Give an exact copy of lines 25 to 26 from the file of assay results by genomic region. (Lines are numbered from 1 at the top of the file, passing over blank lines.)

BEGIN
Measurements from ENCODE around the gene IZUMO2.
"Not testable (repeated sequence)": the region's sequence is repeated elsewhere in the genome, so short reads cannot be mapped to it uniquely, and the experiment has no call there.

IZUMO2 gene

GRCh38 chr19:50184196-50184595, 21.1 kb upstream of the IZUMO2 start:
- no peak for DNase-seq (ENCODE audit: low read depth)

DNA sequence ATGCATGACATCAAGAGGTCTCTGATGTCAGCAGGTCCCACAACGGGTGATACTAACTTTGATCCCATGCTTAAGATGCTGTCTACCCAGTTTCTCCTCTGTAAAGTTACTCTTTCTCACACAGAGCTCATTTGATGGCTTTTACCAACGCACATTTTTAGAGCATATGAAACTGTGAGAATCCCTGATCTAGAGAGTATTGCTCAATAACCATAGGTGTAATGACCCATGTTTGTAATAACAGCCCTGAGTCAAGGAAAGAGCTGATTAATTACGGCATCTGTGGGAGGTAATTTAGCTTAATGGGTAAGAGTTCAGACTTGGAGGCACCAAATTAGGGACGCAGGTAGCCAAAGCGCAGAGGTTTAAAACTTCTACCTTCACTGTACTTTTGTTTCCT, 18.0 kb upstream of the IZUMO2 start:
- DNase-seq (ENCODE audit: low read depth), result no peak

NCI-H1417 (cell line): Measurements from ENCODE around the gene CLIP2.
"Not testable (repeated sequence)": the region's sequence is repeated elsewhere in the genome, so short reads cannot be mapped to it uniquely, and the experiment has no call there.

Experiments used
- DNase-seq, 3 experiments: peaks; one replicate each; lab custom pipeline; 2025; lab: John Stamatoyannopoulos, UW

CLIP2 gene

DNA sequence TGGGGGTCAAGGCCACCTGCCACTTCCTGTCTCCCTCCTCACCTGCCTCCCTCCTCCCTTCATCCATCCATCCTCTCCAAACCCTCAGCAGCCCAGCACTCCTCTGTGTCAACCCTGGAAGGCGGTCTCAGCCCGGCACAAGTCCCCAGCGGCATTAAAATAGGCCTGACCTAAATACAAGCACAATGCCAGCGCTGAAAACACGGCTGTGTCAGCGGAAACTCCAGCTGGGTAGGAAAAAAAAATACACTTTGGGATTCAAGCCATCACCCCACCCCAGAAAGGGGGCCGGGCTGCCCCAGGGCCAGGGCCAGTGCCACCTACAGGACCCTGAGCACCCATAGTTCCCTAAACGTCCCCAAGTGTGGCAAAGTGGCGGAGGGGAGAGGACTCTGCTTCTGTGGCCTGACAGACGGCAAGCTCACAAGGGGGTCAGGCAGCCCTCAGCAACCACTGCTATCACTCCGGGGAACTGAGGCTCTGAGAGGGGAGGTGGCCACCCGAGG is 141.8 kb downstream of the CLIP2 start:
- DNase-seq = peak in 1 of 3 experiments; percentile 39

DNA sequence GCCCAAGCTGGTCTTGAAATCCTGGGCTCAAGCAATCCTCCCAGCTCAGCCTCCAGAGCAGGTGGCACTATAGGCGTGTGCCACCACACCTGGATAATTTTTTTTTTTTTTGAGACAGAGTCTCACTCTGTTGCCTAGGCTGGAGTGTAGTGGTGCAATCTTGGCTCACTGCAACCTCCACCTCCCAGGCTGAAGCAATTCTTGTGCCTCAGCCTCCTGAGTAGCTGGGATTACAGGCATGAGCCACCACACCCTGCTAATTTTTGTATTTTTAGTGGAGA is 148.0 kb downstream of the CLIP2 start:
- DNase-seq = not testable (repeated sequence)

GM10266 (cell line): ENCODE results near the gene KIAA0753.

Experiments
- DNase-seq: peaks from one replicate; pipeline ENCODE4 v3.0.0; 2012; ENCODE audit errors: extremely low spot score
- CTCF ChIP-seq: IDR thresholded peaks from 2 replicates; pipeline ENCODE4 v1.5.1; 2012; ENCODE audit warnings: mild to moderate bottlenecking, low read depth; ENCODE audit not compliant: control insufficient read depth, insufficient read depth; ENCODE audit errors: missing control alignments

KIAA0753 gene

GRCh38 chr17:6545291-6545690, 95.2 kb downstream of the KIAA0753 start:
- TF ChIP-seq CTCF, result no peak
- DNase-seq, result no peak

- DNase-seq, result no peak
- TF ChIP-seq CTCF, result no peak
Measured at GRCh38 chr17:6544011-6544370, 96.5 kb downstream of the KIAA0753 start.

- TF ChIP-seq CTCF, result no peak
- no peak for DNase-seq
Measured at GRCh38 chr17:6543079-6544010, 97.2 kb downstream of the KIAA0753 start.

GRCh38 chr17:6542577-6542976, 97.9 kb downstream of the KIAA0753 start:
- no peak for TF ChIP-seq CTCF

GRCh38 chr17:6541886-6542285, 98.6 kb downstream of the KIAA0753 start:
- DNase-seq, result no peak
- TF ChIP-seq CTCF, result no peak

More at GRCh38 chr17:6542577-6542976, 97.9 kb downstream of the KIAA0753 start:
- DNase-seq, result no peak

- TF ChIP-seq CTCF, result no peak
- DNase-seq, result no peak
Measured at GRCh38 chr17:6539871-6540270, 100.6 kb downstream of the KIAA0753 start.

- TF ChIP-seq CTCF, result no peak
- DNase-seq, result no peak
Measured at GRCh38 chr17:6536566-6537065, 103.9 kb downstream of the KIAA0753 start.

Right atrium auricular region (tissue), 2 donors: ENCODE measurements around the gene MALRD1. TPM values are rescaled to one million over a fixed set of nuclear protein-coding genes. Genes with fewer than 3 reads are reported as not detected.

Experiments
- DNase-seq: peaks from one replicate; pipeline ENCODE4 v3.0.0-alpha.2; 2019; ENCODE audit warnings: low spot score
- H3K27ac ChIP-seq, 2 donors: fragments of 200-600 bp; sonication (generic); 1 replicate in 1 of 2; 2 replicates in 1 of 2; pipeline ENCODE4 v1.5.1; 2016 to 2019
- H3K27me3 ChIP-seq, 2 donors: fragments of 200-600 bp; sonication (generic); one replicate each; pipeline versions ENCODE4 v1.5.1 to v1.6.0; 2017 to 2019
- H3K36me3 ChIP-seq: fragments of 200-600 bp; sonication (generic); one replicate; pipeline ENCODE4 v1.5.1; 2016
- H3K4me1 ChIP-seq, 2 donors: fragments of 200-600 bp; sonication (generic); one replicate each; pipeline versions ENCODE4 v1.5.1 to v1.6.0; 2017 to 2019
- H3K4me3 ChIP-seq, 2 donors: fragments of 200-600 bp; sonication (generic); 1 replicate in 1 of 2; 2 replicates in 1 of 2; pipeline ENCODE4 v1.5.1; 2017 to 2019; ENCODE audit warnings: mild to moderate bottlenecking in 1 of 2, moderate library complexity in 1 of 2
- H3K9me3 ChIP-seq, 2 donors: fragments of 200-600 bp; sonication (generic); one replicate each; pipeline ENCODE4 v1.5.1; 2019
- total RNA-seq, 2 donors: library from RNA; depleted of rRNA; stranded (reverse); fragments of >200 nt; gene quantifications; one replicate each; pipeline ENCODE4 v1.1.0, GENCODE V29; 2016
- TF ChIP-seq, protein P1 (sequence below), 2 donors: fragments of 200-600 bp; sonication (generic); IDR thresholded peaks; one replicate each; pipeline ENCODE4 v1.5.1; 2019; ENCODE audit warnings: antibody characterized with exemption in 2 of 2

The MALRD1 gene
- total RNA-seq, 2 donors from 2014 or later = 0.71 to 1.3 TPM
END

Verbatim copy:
- DNase-seq, result no peak
- TF ChIP-seq CTCF, result no peak